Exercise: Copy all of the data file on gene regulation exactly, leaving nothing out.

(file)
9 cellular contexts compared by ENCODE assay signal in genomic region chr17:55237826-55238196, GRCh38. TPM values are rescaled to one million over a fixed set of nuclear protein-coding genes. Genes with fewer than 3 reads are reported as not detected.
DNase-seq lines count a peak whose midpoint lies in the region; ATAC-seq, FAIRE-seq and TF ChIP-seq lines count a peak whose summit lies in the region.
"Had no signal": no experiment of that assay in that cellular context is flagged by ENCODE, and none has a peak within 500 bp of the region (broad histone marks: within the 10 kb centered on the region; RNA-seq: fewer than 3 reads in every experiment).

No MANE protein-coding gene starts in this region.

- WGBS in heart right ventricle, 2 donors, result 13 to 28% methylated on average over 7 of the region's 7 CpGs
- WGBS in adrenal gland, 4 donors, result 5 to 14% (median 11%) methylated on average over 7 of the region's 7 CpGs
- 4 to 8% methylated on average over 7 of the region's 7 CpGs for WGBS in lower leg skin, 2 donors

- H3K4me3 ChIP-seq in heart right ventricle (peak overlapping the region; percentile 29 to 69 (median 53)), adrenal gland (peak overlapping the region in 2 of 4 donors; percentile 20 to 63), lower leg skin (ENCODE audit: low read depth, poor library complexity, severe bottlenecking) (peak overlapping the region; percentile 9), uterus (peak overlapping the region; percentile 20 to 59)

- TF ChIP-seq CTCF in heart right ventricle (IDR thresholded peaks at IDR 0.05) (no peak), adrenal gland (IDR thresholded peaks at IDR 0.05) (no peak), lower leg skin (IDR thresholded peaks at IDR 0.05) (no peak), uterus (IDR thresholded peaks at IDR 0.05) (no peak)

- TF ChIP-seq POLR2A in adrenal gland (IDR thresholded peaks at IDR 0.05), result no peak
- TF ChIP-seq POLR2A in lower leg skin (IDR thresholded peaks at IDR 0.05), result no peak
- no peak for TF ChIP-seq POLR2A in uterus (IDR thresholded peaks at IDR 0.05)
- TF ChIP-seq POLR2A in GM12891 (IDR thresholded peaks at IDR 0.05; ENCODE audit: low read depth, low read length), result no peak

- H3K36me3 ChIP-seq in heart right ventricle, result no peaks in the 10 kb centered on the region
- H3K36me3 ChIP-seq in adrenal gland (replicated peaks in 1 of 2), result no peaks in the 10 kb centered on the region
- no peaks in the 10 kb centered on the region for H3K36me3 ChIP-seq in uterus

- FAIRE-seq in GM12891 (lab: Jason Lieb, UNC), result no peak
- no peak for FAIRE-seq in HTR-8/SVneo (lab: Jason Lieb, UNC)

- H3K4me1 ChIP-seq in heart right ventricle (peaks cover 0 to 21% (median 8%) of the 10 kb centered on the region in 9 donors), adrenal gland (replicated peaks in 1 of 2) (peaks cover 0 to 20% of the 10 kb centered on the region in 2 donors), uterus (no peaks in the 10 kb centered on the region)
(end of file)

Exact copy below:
9 cellular contexts compared by ENCODE assay signal in genomic region chr17:55237826-55238196, GRCh38. TPM values are rescaled to one million over a fixed set of nuclear protein-coding genes. Genes with fewer than 3 reads are reported as not detected.
DNase-seq lines count a peak whose midpoint lies in the region; ATAC-seq, FAIRE-seq and TF ChIP-seq lines count a peak whose summit lies in the region.
"Had no signal": no experiment of that assay in that cellular context is flagged by ENCODE, and none has a peak within 500 bp of the region (broad histone marks: within the 10 kb centered on the region; RNA-seq: fewer than 3 reads in every experiment).

No MANE protein-coding gene starts in this region.

- WGBS in heart right ventricle, 2 donors, result 13 to 28% methylated on average over 7 of the region's 7 CpGs
- WGBS in adrenal gland, 4 donors, result 5 to 14% (median 11%) methylated on average over 7 of the region's 7 CpGs
- 4 to 8% methylated on average over 7 of the region's 7 CpGs for WGBS in lower leg skin, 2 donors

- H3K4me3 ChIP-seq in heart right ventricle (peak overlapping the region; percentile 29 to 69 (median 53)), adrenal gland (peak overlapping the region in 2 of 4 donors; percentile 20 to 63), lower leg skin (ENCODE audit: low read depth, poor library complexity, severe bottlenecking) (peak overlapping the region; percentile 9), uterus (peak overlapping the region; percentile 20 to 59)

- TF ChIP-seq CTCF in heart right ventricle (IDR thresholded peaks at IDR 0.05) (no peak), adrenal gland (IDR thresholded peaks at IDR 0.05) (no peak), lower leg skin (IDR thresholded peaks at IDR 0.05) (no peak), uterus (IDR thresholded peaks at IDR 0.05) (no peak)

- TF ChIP-seq POLR2A in adrenal gland (IDR thresholded peaks at IDR 0.05), result no peak
- TF ChIP-seq POLR2A in lower leg skin (IDR thresholded peaks at IDR 0.05), result no peak
- no peak for TF ChIP-seq POLR2A in uterus (IDR thresholded peaks at IDR 0.05)
- TF ChIP-seq POLR2A in GM12891 (IDR thresholded peaks at IDR 0.05; ENCODE audit: low read depth, low read length), result no peak

- H3K36me3 ChIP-seq in heart right ventricle, result no peaks in the 10 kb centered on the region
- H3K36me3 ChIP-seq in adrenal gland (replicated peaks in 1 of 2), result no peaks in the 10 kb centered on the region
- no peaks in the 10 kb centered on the region for H3K36me3 ChIP-seq in uterus

- FAIRE-seq in GM12891 (lab: Jason Lieb, UNC), result no peak
- no peak for FAIRE-seq in HTR-8/SVneo (lab: Jason Lieb, UNC)

- H3K4me1 ChIP-seq in heart right ventricle (peaks cover 0 to 21% (median 8%) of the 10 kb centered on the region in 9 donors), adrenal gland (replicated peaks in 1 of 2) (peaks cover 0 to 20% of the 10 kb centered on the region in 2 donors), uterus (no peaks in the 10 kb centered on the region)